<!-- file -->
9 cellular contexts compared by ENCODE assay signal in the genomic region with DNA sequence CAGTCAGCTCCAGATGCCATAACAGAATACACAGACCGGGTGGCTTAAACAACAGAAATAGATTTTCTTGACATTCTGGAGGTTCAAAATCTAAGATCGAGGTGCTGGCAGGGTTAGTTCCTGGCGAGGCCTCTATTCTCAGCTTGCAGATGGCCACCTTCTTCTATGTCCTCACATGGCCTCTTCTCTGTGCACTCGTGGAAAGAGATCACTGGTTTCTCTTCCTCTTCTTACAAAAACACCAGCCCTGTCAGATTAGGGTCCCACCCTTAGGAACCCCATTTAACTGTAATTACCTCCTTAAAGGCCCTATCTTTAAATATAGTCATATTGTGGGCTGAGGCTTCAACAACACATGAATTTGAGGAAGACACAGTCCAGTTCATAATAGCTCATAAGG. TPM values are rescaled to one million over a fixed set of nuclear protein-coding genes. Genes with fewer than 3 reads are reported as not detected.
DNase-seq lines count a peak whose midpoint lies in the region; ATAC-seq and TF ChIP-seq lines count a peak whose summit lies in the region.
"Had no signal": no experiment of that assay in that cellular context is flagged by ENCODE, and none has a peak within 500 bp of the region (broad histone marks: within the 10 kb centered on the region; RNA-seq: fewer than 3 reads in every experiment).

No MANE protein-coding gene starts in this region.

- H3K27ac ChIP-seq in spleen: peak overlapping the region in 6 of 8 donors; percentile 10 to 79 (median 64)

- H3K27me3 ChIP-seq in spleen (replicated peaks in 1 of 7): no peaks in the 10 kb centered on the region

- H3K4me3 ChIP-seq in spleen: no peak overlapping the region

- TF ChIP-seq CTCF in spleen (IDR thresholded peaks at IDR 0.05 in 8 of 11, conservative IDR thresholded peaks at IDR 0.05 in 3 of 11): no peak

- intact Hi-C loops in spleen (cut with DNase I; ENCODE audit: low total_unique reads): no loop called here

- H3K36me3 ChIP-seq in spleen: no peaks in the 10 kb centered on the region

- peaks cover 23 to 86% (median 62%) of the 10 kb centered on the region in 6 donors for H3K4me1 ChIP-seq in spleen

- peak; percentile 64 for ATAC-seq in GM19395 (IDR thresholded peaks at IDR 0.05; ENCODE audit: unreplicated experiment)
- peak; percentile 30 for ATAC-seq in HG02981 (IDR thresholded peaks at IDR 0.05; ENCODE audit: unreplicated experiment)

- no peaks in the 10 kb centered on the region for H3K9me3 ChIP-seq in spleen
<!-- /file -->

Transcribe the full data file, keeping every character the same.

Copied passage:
9 cellular contexts compared by ENCODE assay signal in the genomic region with DNA sequence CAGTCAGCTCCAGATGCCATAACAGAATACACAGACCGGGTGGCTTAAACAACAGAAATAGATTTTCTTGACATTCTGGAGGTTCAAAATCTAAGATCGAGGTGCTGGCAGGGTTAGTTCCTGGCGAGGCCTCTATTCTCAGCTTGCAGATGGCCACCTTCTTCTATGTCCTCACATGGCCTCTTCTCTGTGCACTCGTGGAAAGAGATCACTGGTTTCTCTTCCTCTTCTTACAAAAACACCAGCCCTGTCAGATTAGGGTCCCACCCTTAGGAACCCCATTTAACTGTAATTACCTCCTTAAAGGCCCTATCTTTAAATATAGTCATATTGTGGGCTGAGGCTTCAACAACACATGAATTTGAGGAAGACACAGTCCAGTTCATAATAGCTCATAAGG. TPM values are rescaled to one million over a fixed set of nuclear protein-coding genes. Genes with fewer than 3 reads are reported as not detected.
DNase-seq lines count a peak whose midpoint lies in the region; ATAC-seq and TF ChIP-seq lines count a peak whose summit lies in the region.
"Had no signal": no experiment of that assay in that cellular context is flagged by ENCODE, and none has a peak within 500 bp of the region (broad histone marks: within the 10 kb centered on the region; RNA-seq: fewer than 3 reads in every experiment).

No MANE protein-coding gene starts in this region.

- H3K27ac ChIP-seq in spleen: peak overlapping the region in 6 of 8 donors; percentile 10 to 79 (median 64)

- H3K27me3 ChIP-seq in spleen (replicated peaks in 1 of 7): no peaks in the 10 kb centered on the region

- H3K4me3 ChIP-seq in spleen: no peak overlapping the region

- TF ChIP-seq CTCF in spleen (IDR thresholded peaks at IDR 0.05 in 8 of 11, conservative IDR thresholded peaks at IDR 0.05 in 3 of 11): no peak

- intact Hi-C loops in spleen (cut with DNase I; ENCODE audit: low total_unique reads): no loop called here

- H3K36me3 ChIP-seq in spleen: no peaks in the 10 kb centered on the region

- peaks cover 23 to 86% (median 62%) of the 10 kb centered on the region in 6 donors for H3K4me1 ChIP-seq in spleen

- peak; percentile 64 for ATAC-seq in GM19395 (IDR thresholded peaks at IDR 0.05; ENCODE audit: unreplicated experiment)
- peak; percentile 30 for ATAC-seq in HG02981 (IDR thresholded peaks at IDR 0.05; ENCODE audit: unreplicated experiment)

- no peaks in the 10 kb centered on the region for H3K9me3 ChIP-seq in spleen